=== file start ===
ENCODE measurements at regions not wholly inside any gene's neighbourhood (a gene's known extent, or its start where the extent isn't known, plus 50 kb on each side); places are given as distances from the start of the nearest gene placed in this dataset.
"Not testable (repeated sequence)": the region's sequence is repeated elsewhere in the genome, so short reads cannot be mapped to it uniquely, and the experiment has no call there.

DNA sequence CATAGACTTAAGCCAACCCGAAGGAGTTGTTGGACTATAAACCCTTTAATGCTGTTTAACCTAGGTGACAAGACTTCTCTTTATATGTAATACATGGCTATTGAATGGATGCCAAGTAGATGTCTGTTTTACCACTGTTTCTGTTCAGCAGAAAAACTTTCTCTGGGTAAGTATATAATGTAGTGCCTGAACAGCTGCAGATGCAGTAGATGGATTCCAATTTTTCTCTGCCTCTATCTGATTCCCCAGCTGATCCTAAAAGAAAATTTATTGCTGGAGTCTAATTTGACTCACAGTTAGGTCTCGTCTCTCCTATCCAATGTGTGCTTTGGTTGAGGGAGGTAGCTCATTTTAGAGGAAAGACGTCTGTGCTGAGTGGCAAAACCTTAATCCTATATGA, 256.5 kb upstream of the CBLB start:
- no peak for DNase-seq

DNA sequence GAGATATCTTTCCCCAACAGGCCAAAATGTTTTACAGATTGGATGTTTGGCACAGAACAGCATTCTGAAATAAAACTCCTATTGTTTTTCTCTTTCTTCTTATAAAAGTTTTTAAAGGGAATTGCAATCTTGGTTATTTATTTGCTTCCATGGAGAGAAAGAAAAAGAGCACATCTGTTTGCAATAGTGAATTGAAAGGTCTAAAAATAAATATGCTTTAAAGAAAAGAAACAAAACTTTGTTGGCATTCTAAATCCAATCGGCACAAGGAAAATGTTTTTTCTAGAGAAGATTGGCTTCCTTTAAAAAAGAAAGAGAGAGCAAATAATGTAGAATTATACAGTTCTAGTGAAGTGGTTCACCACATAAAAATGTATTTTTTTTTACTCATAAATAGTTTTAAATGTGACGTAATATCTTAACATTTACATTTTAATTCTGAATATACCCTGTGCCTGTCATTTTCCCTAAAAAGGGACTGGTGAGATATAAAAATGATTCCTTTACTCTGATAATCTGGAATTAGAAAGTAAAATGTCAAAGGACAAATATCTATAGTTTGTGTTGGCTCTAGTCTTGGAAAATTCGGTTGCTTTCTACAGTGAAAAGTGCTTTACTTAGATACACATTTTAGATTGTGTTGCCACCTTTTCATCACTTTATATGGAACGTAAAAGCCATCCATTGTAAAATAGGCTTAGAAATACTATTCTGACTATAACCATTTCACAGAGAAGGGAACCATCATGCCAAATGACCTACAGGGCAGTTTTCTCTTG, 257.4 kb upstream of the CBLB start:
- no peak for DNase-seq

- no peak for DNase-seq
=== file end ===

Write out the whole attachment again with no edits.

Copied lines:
ENCODE measurements at regions not wholly inside any gene's neighbourhood (a gene's known extent, or its start where the extent isn't known, plus 50 kb on each side); places are given as distances from the start of the nearest gene placed in this dataset.
"Not testable (repeated sequence)": the region's sequence is repeated elsewhere in the genome, so short reads cannot be mapped to it uniquely, and the experiment has no call there.

DNA sequence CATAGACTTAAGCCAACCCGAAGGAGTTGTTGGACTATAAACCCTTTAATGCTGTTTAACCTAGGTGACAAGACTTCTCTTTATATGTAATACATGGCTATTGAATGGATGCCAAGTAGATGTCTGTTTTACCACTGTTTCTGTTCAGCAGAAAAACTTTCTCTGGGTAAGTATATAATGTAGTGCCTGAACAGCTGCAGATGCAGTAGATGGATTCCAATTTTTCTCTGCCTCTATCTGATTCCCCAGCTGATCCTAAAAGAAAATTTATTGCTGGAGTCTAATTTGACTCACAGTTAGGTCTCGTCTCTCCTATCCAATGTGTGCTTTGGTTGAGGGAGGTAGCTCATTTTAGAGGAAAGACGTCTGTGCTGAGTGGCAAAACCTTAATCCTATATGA, 256.5 kb upstream of the CBLB start:
- no peak for DNase-seq

DNA sequence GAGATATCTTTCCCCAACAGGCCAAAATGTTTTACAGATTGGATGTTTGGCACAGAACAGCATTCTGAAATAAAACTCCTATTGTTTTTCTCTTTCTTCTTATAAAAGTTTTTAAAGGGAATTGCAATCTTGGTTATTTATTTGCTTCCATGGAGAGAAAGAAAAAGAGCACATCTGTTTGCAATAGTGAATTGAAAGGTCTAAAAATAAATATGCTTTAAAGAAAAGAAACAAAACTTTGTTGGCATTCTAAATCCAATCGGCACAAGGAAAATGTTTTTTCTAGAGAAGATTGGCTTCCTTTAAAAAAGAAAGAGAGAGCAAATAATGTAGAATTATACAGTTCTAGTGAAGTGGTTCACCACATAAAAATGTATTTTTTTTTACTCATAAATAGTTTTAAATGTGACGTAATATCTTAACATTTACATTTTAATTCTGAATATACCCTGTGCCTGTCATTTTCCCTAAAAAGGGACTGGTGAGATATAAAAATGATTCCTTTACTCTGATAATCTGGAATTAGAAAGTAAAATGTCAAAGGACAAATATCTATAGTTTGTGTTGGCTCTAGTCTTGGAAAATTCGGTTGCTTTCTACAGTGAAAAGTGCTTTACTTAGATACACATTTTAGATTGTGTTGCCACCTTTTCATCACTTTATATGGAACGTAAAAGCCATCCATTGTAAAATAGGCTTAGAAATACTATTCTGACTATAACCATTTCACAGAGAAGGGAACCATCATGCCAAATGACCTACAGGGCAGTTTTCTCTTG, 257.4 kb upstream of the CBLB start:
- no peak for DNase-seq

- no peak for DNase-seq